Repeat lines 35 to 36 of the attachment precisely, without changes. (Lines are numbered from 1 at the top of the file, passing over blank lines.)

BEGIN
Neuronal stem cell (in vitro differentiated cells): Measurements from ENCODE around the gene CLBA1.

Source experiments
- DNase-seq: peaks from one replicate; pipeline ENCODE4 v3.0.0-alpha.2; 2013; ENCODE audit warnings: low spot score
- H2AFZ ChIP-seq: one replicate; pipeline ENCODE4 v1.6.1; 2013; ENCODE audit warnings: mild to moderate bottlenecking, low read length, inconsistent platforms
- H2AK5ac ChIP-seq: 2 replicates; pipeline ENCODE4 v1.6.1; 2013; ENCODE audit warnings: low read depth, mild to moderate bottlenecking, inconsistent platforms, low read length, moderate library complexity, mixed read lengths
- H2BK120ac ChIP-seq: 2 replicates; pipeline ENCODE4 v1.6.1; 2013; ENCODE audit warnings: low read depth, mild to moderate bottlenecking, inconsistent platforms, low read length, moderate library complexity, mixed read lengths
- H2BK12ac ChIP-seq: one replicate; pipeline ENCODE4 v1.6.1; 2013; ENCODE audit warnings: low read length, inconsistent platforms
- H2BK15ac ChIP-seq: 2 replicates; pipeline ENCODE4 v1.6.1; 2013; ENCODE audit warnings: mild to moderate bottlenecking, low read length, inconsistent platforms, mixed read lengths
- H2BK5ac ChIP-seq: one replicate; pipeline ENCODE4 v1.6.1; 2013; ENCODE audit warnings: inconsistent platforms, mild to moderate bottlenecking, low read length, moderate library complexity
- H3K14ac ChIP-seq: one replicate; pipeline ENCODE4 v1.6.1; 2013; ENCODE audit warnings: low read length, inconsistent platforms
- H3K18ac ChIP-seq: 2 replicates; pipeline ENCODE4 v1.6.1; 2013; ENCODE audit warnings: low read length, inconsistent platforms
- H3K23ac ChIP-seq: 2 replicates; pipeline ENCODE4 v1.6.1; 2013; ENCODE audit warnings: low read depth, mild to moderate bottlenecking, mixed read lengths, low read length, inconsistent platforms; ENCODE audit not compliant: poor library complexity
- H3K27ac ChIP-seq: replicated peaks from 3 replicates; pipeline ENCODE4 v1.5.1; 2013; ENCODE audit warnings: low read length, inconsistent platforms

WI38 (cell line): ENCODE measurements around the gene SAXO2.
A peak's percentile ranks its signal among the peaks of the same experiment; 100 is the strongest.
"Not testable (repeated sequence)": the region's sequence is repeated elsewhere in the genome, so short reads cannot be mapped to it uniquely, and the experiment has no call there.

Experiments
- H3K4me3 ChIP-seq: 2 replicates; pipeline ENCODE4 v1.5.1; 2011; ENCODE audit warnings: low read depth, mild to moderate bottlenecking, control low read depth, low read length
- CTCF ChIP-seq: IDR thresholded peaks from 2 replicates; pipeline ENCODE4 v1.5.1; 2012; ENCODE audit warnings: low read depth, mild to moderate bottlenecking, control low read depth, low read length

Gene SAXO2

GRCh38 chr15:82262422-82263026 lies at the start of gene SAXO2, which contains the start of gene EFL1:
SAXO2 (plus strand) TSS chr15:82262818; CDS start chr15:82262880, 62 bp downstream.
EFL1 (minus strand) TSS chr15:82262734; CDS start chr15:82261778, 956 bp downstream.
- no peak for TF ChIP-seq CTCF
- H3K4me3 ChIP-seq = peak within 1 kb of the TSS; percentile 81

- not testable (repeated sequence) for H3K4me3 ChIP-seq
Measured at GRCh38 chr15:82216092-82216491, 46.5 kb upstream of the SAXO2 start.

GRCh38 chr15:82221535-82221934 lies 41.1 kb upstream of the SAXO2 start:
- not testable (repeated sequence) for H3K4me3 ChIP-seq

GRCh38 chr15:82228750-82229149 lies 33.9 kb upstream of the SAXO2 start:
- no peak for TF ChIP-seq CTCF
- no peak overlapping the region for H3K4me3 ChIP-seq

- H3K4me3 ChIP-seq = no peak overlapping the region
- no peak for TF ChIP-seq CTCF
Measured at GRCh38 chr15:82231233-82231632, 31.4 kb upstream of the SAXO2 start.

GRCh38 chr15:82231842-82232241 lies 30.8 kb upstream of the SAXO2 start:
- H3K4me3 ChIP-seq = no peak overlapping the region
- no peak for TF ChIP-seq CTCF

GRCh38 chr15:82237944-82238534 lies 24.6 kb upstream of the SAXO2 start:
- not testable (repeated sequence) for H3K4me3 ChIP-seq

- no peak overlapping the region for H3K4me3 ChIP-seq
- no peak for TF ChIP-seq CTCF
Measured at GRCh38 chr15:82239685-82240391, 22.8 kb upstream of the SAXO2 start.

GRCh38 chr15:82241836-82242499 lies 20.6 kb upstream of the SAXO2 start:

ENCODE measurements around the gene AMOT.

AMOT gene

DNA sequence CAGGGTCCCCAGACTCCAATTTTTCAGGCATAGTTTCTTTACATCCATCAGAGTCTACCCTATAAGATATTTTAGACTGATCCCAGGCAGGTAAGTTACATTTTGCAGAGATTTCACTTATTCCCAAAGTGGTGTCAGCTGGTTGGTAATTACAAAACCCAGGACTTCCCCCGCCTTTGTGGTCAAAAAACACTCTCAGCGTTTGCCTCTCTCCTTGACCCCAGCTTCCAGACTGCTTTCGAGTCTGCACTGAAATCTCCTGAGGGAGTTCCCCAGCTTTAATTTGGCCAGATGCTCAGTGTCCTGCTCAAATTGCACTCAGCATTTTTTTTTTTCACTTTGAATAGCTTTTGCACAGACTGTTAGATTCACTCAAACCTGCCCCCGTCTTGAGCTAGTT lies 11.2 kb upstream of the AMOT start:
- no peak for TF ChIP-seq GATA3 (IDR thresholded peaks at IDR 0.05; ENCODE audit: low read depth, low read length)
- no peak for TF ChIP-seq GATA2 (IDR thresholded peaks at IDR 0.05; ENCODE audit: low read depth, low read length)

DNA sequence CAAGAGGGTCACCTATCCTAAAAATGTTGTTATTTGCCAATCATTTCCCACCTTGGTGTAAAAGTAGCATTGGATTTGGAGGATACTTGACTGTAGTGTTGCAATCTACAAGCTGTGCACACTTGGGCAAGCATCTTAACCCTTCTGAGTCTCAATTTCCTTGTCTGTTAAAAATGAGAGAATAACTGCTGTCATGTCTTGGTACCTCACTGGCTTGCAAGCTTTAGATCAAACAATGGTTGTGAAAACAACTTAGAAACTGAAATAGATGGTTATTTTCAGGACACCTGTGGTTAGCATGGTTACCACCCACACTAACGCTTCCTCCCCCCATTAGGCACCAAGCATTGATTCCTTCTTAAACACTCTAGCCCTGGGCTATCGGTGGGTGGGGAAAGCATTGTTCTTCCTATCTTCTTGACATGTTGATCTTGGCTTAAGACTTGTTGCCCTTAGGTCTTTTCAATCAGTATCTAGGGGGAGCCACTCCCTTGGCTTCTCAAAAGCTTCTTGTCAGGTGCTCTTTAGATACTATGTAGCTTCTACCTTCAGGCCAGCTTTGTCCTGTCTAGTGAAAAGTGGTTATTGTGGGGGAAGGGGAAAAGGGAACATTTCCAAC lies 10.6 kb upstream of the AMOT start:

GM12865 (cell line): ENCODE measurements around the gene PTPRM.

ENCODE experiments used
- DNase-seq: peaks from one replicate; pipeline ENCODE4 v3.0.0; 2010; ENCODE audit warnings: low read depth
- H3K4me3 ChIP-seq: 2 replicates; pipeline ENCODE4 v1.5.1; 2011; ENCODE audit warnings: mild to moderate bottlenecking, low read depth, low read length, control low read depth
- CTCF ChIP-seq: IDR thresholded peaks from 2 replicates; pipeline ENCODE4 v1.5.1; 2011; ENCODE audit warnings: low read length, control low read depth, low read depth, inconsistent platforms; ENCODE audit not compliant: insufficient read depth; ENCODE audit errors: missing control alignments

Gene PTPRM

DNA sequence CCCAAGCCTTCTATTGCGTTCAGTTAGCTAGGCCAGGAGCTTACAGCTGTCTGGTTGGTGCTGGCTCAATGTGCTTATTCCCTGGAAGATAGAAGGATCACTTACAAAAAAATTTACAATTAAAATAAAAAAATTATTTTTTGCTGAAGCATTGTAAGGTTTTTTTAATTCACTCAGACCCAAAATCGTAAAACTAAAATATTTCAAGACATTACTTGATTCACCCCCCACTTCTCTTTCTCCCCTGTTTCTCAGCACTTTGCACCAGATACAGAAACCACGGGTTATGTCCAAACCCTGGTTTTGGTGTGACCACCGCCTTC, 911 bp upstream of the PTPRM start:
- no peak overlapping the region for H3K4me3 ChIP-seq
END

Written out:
Measured at GRCh38 chr15:82231233-82231632, 31.4 kb upstream of the SAXO2 start.

GRCh38 chr15:82231842-82232241 lies 30.8 kb upstream of the SAXO2 start: